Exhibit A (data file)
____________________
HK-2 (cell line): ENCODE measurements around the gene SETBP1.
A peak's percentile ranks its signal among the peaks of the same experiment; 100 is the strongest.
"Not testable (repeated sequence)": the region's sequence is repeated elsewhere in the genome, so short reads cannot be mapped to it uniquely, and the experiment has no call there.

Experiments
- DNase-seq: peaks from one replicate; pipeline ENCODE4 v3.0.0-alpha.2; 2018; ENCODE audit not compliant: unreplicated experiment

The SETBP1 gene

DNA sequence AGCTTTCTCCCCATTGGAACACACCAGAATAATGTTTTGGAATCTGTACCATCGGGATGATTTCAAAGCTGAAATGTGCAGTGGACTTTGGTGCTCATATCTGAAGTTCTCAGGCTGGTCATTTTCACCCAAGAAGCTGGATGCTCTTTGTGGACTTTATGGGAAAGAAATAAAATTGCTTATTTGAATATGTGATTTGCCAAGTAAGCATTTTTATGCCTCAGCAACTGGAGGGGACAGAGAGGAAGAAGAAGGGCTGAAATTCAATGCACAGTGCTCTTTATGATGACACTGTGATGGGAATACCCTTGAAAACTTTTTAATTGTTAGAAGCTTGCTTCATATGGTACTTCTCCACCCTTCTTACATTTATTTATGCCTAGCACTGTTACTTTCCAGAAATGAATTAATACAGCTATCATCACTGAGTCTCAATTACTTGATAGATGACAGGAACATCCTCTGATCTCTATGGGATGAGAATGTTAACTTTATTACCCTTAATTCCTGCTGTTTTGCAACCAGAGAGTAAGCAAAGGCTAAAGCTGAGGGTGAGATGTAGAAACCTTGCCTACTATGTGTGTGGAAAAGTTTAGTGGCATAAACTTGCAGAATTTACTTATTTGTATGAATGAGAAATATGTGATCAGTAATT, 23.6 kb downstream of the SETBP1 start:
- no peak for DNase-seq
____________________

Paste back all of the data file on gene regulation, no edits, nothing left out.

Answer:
HK-2 (cell line): ENCODE measurements around the gene SETBP1.
A peak's percentile ranks its signal among the peaks of the same experiment; 100 is the strongest.
"Not testable (repeated sequence)": the region's sequence is repeated elsewhere in the genome, so short reads cannot be mapped to it uniquely, and the experiment has no call there.

Experiments
- DNase-seq: peaks from one replicate; pipeline ENCODE4 v3.0.0-alpha.2; 2018; ENCODE audit not compliant: unreplicated experiment

The SETBP1 gene

DNA sequence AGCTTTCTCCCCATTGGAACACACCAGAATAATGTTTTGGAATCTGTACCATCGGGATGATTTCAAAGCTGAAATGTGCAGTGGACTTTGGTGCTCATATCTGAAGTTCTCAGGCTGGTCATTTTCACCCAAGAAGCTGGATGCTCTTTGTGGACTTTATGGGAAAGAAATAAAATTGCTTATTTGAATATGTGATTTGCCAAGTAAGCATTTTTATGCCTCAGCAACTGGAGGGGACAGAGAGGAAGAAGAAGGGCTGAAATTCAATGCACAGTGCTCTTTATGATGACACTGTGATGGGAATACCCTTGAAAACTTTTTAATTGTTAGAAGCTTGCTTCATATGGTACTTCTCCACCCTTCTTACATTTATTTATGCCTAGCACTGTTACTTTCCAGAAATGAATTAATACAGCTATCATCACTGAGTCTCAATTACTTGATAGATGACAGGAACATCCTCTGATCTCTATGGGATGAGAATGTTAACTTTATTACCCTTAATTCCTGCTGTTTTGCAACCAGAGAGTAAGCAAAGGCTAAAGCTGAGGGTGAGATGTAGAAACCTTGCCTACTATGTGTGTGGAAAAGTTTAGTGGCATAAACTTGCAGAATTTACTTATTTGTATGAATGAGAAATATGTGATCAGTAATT, 23.6 kb downstream of the SETBP1 start:
- no peak for DNase-seq